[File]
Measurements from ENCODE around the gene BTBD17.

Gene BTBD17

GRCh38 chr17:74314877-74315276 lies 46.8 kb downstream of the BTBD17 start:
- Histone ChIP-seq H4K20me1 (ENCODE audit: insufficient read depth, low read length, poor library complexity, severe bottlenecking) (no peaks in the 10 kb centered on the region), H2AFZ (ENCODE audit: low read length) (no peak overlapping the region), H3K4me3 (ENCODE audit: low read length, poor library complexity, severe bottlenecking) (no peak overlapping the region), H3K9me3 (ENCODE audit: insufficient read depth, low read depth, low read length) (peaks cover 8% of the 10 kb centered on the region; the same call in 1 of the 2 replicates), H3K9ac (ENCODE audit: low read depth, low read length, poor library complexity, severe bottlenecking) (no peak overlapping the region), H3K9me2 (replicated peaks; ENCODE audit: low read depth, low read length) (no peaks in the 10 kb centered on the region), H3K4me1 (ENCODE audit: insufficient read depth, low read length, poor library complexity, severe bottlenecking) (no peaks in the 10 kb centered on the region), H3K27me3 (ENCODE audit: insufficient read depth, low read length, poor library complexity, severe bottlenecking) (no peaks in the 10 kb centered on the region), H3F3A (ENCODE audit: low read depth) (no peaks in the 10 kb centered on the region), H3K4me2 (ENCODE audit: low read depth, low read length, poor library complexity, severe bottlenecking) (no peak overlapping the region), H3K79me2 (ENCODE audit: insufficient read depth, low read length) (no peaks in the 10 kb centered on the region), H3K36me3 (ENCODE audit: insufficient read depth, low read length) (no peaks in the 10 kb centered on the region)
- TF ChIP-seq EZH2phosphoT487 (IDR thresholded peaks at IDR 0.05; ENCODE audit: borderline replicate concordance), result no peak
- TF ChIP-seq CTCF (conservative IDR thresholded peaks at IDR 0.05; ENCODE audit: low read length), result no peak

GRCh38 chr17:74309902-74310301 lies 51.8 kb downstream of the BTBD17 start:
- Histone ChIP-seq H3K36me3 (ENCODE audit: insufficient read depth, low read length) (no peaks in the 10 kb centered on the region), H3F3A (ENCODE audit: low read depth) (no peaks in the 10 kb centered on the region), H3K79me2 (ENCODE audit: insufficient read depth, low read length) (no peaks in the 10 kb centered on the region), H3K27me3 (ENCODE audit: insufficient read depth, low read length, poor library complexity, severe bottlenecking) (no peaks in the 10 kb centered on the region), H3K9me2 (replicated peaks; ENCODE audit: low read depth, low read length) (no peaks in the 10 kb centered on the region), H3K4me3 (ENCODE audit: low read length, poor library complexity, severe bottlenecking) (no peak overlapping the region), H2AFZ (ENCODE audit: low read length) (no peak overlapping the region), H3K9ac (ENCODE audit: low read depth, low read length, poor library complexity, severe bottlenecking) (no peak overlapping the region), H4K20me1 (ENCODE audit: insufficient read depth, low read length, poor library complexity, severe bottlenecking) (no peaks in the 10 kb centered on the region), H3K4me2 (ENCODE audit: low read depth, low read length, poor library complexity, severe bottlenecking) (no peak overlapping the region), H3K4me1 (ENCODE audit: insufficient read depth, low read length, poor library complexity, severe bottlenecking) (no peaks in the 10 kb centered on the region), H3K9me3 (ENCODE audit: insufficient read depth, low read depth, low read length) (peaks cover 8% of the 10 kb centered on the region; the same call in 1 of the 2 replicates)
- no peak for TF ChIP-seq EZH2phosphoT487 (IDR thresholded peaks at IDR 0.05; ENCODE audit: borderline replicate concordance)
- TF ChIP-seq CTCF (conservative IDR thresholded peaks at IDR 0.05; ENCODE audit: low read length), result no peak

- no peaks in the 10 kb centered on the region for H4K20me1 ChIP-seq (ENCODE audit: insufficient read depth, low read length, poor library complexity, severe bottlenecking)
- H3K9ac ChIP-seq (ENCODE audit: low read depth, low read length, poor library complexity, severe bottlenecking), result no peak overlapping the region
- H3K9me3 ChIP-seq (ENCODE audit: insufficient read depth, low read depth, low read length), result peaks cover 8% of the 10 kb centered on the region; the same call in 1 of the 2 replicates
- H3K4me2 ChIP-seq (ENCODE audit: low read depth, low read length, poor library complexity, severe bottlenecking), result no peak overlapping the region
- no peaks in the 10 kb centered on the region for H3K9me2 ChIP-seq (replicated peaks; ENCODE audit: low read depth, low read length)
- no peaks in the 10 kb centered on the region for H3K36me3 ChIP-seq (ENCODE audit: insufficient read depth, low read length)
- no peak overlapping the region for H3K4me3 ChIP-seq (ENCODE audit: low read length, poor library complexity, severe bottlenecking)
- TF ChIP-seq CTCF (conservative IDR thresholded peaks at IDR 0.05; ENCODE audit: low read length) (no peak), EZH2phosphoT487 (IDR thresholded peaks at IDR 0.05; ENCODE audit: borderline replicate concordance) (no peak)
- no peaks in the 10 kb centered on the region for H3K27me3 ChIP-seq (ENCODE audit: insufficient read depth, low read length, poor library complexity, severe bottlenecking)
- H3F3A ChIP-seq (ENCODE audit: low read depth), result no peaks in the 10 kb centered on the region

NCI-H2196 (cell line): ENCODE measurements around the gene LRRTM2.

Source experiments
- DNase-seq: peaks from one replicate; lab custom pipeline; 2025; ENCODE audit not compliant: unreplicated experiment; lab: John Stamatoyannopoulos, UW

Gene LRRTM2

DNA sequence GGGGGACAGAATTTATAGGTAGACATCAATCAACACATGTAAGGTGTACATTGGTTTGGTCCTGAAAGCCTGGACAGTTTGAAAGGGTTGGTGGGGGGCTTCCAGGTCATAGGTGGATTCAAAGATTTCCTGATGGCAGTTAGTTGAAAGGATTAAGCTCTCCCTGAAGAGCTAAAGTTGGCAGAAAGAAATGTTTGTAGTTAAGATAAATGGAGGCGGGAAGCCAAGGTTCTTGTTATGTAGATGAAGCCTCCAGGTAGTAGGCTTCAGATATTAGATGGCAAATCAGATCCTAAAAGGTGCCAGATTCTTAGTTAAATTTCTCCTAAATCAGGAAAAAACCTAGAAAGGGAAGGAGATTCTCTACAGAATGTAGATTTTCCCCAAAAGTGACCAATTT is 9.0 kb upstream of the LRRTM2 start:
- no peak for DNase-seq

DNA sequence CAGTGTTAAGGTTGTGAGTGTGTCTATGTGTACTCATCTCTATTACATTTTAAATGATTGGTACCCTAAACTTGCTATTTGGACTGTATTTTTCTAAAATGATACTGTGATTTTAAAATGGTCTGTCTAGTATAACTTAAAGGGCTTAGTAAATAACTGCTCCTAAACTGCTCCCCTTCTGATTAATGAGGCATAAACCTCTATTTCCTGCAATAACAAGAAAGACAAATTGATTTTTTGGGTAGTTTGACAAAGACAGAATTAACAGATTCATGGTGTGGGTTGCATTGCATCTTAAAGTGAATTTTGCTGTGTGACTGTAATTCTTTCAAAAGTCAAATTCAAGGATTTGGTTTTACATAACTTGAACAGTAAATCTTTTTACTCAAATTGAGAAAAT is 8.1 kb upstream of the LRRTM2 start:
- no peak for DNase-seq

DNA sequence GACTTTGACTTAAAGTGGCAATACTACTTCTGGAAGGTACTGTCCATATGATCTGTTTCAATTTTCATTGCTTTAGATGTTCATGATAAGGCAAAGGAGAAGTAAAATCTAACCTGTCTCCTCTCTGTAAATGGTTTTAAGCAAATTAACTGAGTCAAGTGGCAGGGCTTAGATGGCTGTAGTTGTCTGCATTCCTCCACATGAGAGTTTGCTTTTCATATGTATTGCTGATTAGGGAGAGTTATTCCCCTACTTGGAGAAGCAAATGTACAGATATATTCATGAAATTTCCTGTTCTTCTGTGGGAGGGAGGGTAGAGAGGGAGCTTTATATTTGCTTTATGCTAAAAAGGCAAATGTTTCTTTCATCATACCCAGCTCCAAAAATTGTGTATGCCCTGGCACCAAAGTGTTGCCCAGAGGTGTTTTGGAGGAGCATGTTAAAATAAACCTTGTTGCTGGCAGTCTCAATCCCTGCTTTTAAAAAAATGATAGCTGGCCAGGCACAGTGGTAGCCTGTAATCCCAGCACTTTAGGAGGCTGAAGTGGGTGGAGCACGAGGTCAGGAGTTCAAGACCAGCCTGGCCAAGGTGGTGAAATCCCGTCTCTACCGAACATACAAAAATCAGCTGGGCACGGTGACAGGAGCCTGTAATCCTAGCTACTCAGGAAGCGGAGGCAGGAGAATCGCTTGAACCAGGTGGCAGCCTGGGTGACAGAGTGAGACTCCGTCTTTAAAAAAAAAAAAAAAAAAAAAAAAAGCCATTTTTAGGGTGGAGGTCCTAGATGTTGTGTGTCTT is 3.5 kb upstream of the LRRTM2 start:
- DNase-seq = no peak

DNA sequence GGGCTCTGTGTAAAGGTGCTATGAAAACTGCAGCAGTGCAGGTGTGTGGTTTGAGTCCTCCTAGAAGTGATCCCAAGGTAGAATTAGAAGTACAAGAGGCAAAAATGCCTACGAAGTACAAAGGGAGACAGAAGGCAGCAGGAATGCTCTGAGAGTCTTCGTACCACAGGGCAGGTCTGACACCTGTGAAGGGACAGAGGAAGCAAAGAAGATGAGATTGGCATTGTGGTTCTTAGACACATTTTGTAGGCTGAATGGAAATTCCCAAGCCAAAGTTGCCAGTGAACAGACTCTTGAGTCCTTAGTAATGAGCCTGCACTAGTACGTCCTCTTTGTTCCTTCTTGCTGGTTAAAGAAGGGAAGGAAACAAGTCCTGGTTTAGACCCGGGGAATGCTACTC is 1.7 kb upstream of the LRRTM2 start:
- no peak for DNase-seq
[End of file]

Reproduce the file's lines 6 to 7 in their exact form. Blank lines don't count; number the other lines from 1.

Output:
- TF ChIP-seq CTCF (conservative IDR thresholded peaks at IDR 0.05; ENCODE audit: low read length), result no peak

GRCh38 chr17:74309902-74310301 lies 51.8 kb downstream of the BTBD17 start: